Royal New Zealand Ballet
The Royal New Zealand Ballet’s trio of premières tonight in Made to Move at the St James Theatre was an enjoyable mixture of innovative and classical.
The first production, danced on a plain stage so audiences could focus on the work itself, was The Anatomy of a Passing Cloud, which fulfilled its promise of paying tribute to the Pacific and its cultures. Award-winning Venezuelan director and choreographer Javier de Frutos crafted a ballet that took historical Pacific Island sound clips, creating a work that was at moments tense, and evocative and respectful of the region’s cultures. Colourful costumes gave Anatomy a visually pleasing look, and there was a raw quality to the ballet.
De Frutos is known for his contemporary work, but there was enough in Anatomy to please traditional ballet-goers, with most sets having a dramatic quality.
While the Royal New Zealand Ballet has been known to progress from experimental to crowd-pleasing when showing three works in one night, we thought Andrew Simmons’ Of Days was the highlight of the evening. The Christchurch-born, Dresden-based dancer’s new work was beautiful, touching and emotional, with a strong foundation in classical ballet. Words appeared above the dancers, with a clever play on typography, sometimes occupying a single line, other times multiple ones, reading as poetry while the Royal New Zealand Ballet performed. Audiences were invited to reflect on their life directions, on love, and on their purpose.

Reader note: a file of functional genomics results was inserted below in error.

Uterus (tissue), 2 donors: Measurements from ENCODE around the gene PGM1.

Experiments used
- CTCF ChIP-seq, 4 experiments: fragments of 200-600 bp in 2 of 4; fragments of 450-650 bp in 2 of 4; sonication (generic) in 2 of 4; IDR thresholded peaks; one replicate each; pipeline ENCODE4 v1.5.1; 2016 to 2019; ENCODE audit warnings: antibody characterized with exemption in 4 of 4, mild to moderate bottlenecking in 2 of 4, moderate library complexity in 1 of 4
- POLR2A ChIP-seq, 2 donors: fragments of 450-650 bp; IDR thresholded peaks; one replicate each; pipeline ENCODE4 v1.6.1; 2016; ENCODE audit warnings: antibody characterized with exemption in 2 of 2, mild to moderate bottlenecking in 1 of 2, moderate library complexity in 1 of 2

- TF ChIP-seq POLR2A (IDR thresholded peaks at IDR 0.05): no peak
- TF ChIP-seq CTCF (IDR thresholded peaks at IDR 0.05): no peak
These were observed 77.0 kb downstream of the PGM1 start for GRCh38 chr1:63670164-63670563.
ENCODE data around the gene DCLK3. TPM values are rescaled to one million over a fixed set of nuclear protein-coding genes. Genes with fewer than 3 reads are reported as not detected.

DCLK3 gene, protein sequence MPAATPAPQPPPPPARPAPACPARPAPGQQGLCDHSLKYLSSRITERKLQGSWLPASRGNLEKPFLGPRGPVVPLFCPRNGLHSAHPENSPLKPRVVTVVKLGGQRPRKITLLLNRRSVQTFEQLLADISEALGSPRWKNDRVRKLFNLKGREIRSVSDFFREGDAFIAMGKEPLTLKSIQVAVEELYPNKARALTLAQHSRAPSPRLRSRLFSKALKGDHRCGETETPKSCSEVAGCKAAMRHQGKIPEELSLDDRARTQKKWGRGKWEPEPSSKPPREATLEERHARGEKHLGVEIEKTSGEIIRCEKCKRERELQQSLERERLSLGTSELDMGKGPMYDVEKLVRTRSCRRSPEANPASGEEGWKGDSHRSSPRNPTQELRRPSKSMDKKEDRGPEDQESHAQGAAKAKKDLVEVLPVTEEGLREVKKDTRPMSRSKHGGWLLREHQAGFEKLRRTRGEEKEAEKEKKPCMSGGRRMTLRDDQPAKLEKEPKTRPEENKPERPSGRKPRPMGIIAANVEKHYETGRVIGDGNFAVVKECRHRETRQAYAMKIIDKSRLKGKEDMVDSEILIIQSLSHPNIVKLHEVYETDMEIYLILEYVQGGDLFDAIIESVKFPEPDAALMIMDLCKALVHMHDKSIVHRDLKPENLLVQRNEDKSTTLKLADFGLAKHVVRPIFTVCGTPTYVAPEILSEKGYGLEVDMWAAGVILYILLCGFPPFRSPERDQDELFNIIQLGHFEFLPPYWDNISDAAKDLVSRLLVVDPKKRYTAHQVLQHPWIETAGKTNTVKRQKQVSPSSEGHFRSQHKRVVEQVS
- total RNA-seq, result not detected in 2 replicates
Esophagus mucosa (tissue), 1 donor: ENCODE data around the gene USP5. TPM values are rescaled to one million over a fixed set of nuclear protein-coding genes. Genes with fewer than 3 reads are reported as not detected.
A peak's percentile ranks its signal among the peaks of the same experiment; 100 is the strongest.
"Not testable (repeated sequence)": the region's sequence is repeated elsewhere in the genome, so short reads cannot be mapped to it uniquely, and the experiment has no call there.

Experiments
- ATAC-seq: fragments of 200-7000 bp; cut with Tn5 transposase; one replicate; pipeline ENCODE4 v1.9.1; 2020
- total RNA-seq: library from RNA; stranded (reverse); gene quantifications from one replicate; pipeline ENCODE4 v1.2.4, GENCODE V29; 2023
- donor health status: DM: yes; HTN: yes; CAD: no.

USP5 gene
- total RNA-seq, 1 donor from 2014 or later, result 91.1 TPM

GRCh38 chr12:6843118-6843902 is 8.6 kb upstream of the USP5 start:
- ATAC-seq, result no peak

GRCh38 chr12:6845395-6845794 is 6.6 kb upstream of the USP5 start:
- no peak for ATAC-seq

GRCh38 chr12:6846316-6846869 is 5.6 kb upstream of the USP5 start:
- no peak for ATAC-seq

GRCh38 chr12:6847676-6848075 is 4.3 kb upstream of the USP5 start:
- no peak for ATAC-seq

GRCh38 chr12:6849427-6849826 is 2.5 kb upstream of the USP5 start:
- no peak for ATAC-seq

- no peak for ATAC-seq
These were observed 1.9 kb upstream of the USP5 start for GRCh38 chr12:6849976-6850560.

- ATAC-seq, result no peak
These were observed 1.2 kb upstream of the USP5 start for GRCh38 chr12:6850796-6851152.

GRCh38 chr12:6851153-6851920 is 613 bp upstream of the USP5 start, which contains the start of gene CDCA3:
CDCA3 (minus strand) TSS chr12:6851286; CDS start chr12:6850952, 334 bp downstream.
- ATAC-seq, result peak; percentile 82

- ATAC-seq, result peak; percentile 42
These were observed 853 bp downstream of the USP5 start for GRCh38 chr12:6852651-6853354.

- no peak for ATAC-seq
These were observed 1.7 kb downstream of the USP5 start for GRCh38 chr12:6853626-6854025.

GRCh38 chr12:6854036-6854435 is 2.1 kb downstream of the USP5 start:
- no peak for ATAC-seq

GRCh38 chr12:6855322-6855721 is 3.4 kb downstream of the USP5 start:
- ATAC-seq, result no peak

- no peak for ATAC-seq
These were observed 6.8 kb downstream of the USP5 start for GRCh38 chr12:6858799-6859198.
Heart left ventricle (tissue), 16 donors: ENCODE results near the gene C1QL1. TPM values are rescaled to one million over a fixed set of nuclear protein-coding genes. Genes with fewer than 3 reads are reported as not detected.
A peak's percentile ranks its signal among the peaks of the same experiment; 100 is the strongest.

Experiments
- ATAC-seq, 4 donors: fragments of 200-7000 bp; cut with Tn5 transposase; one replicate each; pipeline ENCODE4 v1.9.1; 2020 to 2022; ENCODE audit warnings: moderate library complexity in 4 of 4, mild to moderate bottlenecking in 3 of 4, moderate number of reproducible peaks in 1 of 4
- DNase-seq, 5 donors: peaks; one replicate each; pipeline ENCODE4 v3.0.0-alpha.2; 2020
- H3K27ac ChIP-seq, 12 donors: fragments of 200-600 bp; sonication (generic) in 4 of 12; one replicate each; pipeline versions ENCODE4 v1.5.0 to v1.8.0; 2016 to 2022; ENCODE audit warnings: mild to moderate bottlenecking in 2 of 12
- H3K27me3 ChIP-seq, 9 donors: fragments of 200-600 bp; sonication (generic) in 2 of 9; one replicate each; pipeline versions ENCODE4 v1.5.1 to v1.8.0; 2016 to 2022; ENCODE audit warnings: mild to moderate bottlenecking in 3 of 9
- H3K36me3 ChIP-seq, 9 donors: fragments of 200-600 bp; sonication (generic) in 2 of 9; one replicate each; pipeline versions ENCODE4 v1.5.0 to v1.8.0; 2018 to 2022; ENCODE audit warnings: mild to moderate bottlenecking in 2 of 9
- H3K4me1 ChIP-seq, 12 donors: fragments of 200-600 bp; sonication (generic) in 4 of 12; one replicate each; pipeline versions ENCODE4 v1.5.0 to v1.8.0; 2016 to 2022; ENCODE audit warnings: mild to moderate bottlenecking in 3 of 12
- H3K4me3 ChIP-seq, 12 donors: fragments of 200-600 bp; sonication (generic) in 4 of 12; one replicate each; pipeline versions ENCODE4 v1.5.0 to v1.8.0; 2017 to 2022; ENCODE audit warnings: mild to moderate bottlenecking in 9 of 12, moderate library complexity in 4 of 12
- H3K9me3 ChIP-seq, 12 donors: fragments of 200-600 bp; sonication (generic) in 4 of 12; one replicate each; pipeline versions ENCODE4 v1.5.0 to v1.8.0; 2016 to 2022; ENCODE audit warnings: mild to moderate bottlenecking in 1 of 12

The lighting deserves particular mention, especially how it complemented the outfits, at one point creating a harmonious glow to the stage. Of Days’ costumes, by Kate Venables, showed off the dancers’ physiques and personalized their performances. It was again danced to a relatively empty stage, with translucent backdrops used to highlight shadows, raised to reveal dancers, and lowered as screens on to which the type was displayed.
The sheer beauty of Of Days would have been strong enough to conclude the evening on a high, and it is our hope that it goes on to win awards.
RNZB artistic director Ethan Stiefel already prepared audiences last year when he talked about his Bier Halle, a comedic ballet that tied in with New Zealanders’ own love of beer. Having grown up in Wisconsin, itself known for brewing, Stiefel was inspired by the polka bands of his home state. Johann Strauss II’s waltzes and marches gave Bier Halle musical familiarity, and forced one to admire Stiefel for visualizing a new take on the score. His first original work for the RNZB started with plenty of laughs, but, at its core, is a traditional ballet with a particularly creative execution. The set elicited applause from the opening-night audience, and, as expected, Gillian Murphy—Stiefel’s fiancée—and Qi Huan were particularly expert lead players in a fun cast that included Sir Jon Trimmer, while Paul Matthews’ and Kohei Iwamoto’s roles, as the Nerd and Bird respectively, proved to be favourites.
It was the grand, uplifting ballet of the night, and the perfect finalé, with a big cast and the audience encouraged to clap along, but it must be said that Of Days’ beauty continued to resonate for us well after the evening had concluded.—Jack Yan, Publisher